After visiting the gardens at our shop, a new client decided that was the look they wanted- a wild prairie garden. Even the more orderly section of our garden has a natural feeling with its mountain mint filling in with abandon, a diminutive white flowering mint popping up in random spots (AKA open areas that need coverage), and echinacea reseeding well and promising to create very lush stands in short order. The appearance of our garden begs the question: can you plan a natural prairie-pollinator garden? The answer is yes, and no.
“We have a plan- a general idea based on what large stands of plants we want to see like Little Bluestem or Amsonia,” shares Landscape Designer Natalie Selker. “We then incorporate other bands or groups of plants that are second in command as they don’t have as much visual weight. Then we add in the fillers, the plants we want to spread and take possession of open areas. These plants act as the base of the garden and are vigorous enough to find open ground, but not so stout as to thwart other plants. The result is a designed unplanned garden.”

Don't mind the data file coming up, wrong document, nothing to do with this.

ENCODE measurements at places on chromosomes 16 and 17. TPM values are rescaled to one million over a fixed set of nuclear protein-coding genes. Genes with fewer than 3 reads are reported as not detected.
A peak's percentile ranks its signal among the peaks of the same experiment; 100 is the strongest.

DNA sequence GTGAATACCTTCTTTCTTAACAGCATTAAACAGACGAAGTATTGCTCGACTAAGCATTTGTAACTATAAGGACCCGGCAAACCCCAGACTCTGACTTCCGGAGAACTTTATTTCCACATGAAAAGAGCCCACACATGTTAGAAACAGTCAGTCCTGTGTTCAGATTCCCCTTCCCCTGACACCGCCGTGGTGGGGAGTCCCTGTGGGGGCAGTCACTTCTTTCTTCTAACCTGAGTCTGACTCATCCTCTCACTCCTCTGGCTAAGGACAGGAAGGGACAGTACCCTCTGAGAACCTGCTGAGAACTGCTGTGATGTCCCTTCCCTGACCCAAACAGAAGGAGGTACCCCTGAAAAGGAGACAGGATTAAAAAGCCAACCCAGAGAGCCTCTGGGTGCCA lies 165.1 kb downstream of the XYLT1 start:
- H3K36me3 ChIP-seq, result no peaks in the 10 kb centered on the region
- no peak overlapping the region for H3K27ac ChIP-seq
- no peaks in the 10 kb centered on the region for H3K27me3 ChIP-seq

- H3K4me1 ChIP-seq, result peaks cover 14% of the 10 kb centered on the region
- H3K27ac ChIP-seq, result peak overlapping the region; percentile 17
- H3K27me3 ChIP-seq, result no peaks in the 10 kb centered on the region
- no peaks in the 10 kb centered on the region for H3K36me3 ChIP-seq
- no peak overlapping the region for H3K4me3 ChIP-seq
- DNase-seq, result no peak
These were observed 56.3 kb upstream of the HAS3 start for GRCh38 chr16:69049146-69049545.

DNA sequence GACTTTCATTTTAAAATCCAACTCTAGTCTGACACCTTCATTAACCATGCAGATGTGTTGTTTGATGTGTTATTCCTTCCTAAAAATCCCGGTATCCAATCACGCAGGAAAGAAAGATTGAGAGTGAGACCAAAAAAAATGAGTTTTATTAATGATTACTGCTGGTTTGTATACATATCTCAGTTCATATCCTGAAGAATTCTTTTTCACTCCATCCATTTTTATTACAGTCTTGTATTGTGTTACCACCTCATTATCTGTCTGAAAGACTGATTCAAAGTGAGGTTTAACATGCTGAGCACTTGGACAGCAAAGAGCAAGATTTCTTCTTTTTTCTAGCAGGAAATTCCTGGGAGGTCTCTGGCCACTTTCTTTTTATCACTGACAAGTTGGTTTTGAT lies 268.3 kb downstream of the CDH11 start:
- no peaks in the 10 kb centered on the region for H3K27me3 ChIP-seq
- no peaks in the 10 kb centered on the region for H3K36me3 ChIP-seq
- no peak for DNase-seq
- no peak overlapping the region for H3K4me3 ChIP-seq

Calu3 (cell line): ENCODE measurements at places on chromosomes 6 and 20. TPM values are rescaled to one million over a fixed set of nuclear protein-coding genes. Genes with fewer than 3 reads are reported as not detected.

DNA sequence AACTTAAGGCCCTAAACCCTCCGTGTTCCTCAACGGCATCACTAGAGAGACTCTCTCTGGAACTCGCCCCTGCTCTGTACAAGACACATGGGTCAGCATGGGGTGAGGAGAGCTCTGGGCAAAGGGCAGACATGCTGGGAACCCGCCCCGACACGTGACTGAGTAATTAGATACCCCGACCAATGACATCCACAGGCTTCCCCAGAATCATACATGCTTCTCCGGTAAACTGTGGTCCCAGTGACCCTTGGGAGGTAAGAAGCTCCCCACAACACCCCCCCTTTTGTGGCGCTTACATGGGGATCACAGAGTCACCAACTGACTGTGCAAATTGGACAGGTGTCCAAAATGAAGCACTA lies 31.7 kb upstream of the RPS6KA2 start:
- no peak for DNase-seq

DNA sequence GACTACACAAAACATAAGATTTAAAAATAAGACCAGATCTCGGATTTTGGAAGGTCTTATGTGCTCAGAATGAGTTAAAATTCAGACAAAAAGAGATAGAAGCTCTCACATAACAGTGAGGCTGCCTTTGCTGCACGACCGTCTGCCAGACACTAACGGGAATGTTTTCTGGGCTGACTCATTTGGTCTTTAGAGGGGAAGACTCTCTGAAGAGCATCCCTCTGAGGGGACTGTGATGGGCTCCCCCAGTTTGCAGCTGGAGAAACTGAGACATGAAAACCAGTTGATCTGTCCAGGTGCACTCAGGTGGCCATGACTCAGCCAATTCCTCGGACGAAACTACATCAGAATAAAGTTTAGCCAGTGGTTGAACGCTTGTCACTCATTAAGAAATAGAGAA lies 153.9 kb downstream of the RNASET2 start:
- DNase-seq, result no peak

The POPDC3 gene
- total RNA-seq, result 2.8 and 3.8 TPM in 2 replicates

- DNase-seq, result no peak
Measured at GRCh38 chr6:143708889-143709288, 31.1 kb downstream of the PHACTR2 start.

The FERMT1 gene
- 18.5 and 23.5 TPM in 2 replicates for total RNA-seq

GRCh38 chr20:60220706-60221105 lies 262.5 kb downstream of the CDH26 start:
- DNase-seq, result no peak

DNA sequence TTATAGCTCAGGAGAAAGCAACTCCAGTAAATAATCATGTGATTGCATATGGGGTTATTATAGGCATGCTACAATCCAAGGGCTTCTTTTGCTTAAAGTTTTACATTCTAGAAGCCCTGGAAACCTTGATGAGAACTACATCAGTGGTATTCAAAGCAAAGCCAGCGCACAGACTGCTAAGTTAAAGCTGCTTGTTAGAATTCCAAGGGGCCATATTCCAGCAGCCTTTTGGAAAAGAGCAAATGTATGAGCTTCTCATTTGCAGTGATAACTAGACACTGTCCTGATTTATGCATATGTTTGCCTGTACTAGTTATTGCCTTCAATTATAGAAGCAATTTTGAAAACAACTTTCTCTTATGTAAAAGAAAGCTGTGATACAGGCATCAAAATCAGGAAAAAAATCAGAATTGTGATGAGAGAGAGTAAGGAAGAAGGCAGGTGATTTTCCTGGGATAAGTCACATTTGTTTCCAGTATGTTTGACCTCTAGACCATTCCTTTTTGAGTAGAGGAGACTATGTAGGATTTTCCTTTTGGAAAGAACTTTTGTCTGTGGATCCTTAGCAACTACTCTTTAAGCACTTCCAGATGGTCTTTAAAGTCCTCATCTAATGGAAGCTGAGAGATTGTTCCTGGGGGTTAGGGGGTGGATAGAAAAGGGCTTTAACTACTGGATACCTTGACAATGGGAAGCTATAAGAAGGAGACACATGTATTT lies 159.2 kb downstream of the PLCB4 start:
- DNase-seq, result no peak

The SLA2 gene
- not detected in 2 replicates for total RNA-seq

For this design, a steep slope had to be addressed as well as a desire to access the stream at the foot of said slope. The garden has a main path running through it nearer the home and the garden, for the most part, is easily viewed from the home and deck. A completely unplanned garden, one in which a selection of plugs is added randomly with no formal arrangement does best when a bit removed from the home. When you are close to the home, having a design that makes it easier to tend to and remove unwanted plants is best.
“We like working with thick stands of plants so come spring it’s easier to identify what stays and what needs editing,” explains Selker. “If you’re going to be right there in the garden, chances are you want a small feeling of order and the ability to keep the space weeded.”
A common misconception about pollinator gardens is that they are no maintenance. We would categorize them as low maintenance. When they are planted thick, weeds are not a huge issue. What we shouldn’t ignore is that it’s in our nature to want some order, even if only the hint of it with a few dominant stands of plants and a mainly weedless garden. When you start a garden with generous bands or groupings of the same plant, it’s easier to weed the garden come spring and become familiar with each plant’s propensity to spread. We get to know the garden and its plants before it takes off on its own.
If you want prairie garden of your own, call us!